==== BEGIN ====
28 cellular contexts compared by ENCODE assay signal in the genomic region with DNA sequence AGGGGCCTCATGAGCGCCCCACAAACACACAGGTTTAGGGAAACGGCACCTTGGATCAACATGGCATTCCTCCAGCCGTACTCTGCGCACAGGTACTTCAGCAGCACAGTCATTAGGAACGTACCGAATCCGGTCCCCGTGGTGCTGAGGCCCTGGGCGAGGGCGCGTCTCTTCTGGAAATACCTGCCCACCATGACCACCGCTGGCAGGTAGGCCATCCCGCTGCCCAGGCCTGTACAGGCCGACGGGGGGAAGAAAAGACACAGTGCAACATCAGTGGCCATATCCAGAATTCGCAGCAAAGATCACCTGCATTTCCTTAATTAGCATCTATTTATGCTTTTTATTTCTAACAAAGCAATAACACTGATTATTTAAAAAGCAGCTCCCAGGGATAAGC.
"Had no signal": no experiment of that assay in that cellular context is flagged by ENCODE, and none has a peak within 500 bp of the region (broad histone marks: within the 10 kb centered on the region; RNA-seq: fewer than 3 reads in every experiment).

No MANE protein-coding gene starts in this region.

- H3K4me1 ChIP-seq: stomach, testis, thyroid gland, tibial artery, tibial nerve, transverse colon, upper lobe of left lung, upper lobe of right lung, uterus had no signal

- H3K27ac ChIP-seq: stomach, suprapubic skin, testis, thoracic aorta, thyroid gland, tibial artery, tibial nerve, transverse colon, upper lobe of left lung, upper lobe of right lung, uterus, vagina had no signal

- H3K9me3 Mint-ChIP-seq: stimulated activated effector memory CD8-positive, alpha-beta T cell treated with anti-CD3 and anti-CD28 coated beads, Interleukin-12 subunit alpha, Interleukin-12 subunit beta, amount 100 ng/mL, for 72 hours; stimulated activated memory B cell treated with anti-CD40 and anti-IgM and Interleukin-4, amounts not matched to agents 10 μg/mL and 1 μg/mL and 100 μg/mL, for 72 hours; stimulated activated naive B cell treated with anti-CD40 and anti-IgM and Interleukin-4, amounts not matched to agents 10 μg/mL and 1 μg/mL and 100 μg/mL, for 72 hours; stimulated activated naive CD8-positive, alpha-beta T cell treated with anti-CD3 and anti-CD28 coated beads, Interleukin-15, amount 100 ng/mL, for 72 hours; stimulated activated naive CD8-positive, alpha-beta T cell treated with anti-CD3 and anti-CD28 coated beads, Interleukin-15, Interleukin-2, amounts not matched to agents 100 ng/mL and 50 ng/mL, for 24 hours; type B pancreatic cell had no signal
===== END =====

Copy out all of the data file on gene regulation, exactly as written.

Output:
28 cellular contexts compared by ENCODE assay signal in the genomic region with DNA sequence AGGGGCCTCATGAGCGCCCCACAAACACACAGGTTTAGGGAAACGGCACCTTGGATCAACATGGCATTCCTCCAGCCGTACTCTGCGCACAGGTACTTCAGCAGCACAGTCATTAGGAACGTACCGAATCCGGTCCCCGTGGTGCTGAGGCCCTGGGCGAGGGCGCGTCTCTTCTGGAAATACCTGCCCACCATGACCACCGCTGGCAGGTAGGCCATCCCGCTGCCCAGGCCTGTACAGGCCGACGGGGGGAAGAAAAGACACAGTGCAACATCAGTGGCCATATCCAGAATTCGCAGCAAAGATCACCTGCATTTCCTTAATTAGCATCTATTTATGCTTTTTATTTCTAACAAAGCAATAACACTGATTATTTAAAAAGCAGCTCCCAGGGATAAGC.
"Had no signal": no experiment of that assay in that cellular context is flagged by ENCODE, and none has a peak within 500 bp of the region (broad histone marks: within the 10 kb centered on the region; RNA-seq: fewer than 3 reads in every experiment).

No MANE protein-coding gene starts in this region.

- H3K4me1 ChIP-seq: stomach, testis, thyroid gland, tibial artery, tibial nerve, transverse colon, upper lobe of left lung, upper lobe of right lung, uterus had no signal

- H3K27ac ChIP-seq: stomach, suprapubic skin, testis, thoracic aorta, thyroid gland, tibial artery, tibial nerve, transverse colon, upper lobe of left lung, upper lobe of right lung, uterus, vagina had no signal

- H3K9me3 Mint-ChIP-seq: stimulated activated effector memory CD8-positive, alpha-beta T cell treated with anti-CD3 and anti-CD28 coated beads, Interleukin-12 subunit alpha, Interleukin-12 subunit beta, amount 100 ng/mL, for 72 hours; stimulated activated memory B cell treated with anti-CD40 and anti-IgM and Interleukin-4, amounts not matched to agents 10 μg/mL and 1 μg/mL and 100 μg/mL, for 72 hours; stimulated activated naive B cell treated with anti-CD40 and anti-IgM and Interleukin-4, amounts not matched to agents 10 μg/mL and 1 μg/mL and 100 μg/mL, for 72 hours; stimulated activated naive CD8-positive, alpha-beta T cell treated with anti-CD3 and anti-CD28 coated beads, Interleukin-15, amount 100 ng/mL, for 72 hours; stimulated activated naive CD8-positive, alpha-beta T cell treated with anti-CD3 and anti-CD28 coated beads, Interleukin-15, Interleukin-2, amounts not matched to agents 100 ng/mL and 50 ng/mL, for 24 hours; type B pancreatic cell had no signal